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Eligibility of Private Adult Correctional Institutions to Receive and Use Donated Foods

EO Guidance Document #
FNS-GD-2006-0034
FNS Document #
FD-059
Resource type
Policy Memos
Guidance Documents
Resource Materials
PDF Icon Policy Memo (80.10 KB)
DATE: June 21, 2006
MEMO CODE: FD-059
SUBJECT: Eligibility of Private Adult Correctional Institutions to Receive and Use Donated Foods

This memorandum addresses the eligibility of privately owned or managed adult correctional institutions to receive donated foods for their own use, as charitable institutions, or to receive and use donated foods to provide meals for another charitable institution’s food service.

In accordance with 7 CFR 250.3, a charitable institution may be a public institution or a private nonprofit organization with tax-exempt status under the Internal Revenue Code. Adult correctional institutions that are public institutions or private nonprofit organizations with such tax-exempt status may receive donated foods as charitable institutions if they conduct rehabilitation programs that meet the specific requirements in 7 CFR 250.41(a)(2). They must also meet the other requirements for charitable institutions in 7 CFR 250.41(a), including having a signed agreement with the distributing agency. However, a private for-profit correctional institution is not eligible to receive donated foods as a charitable institution as it does not meet the definition of charitable institution in 7 CFR 250.3.

In accordance with 7 CFR 250.3, a food service management company is a private nonprofit organization or a commercial (i.e., for profit) enterprise that manages any aspect of a recipient agency’s food service, in accordance with a contract with the recipient agency. In accordance with 7 CFR 250.12(d), the contract must ensure that donated foods provided to the food service management company are used solely on behalf of the recipient agency’s food service. In accordance with 7 CFR 250.41(a)(3), a charitable institution may employ a food service management company to conduct its food service, including the use of donated foods. Hence, a charitable institution may employ a private non-profit or for-profit correctional institution in such a capacity, in accordance with a contract that meets the requirements in 7 CFR 250.12(d). However, a for-profit correctional institution that repackages donated foods, or converts them into a different end product, at its commercial facility (including the preparation of meals) would fall under the definition of “processor” in 7 CFR 250.3, and would be subject to the requirements in 7 CFR 250.30 for the processing of donated foods.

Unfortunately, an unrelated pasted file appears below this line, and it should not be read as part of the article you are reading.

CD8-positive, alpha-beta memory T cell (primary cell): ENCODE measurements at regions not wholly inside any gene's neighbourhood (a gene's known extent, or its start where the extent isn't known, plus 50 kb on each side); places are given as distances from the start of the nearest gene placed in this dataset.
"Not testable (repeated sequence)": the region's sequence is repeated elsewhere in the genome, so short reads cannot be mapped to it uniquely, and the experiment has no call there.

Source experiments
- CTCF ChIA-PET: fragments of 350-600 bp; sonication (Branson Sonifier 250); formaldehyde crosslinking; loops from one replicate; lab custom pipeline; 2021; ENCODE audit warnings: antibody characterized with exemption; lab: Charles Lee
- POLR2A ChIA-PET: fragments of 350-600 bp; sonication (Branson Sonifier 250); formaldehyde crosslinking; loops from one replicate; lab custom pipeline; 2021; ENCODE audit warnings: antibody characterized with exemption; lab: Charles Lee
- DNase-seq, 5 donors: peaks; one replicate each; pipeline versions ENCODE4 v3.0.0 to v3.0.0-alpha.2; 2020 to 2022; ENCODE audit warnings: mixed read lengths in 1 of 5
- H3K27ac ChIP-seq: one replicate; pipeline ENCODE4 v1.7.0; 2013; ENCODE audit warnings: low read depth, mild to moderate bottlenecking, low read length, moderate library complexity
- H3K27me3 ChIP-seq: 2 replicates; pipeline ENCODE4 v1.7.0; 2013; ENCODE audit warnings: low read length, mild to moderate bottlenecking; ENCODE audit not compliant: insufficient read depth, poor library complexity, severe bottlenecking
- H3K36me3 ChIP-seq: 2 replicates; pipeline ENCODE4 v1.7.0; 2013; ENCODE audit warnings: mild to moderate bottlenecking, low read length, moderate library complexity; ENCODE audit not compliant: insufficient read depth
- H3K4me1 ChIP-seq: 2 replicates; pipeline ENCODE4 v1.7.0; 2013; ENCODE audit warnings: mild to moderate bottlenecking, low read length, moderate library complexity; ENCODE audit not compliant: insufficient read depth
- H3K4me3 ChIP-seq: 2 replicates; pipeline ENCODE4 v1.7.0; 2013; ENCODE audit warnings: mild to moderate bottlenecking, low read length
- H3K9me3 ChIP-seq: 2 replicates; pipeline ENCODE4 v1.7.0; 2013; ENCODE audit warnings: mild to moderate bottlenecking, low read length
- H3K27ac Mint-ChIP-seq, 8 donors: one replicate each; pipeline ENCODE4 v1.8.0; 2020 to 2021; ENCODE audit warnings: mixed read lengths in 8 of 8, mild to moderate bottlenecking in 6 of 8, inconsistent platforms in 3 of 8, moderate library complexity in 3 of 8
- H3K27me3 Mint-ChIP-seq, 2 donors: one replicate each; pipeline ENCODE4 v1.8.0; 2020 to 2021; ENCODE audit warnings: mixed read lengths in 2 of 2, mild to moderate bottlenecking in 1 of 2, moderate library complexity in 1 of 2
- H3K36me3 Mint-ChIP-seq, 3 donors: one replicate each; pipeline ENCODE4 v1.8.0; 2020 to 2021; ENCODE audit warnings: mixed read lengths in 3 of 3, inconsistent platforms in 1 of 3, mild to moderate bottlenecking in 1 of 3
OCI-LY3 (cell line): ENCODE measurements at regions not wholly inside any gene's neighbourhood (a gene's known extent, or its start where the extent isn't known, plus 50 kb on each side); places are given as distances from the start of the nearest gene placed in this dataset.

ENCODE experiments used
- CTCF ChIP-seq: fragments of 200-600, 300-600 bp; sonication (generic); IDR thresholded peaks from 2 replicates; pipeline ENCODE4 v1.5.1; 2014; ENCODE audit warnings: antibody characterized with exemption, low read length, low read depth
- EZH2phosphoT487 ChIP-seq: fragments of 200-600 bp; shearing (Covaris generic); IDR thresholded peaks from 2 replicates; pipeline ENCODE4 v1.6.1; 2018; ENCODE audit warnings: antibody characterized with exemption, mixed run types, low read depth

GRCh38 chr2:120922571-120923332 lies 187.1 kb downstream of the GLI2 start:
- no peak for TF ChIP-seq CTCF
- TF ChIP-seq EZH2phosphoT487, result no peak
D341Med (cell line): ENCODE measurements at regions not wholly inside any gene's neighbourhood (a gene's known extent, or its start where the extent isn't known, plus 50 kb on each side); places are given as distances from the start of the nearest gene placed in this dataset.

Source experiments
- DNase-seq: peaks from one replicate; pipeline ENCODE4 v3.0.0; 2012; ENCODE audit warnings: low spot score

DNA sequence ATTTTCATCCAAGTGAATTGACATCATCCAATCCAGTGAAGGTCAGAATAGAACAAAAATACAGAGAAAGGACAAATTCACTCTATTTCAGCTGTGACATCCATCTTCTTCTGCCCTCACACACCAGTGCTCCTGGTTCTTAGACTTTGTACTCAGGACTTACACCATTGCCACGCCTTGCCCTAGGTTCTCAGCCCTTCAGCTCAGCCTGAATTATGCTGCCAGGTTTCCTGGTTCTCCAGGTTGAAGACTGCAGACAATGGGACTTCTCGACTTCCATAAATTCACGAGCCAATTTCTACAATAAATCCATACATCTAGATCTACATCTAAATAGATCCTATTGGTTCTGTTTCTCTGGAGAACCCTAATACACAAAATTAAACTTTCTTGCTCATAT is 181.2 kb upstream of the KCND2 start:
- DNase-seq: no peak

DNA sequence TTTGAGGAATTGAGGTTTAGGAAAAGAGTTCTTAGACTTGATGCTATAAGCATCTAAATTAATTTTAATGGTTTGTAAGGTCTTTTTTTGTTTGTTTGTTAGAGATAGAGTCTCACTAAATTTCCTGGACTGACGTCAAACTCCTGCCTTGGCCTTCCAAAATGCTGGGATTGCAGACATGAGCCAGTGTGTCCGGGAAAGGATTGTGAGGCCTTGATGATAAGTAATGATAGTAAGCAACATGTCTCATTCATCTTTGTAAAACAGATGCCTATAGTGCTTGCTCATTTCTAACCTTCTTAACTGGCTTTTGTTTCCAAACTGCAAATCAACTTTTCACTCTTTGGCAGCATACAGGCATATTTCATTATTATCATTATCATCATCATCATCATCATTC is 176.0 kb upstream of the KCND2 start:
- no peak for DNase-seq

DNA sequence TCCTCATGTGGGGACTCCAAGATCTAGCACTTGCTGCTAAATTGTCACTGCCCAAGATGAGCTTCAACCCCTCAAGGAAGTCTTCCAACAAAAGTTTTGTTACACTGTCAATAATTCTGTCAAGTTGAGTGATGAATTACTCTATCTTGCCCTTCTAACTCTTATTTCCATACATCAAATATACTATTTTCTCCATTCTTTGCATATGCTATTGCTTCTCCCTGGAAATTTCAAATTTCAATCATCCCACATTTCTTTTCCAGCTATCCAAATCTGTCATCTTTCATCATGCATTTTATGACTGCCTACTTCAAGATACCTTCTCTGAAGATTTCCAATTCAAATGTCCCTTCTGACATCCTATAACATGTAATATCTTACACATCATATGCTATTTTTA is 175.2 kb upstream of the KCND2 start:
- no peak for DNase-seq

Cathie McCullough
Director
Food Distribution Division

06/21/2006

The contents of this guidance document do not have the force and effect of law and are not meant to bind the public in any way. This document is intended only to provide clarity to the public regarding existing requirements under the law or agency policies.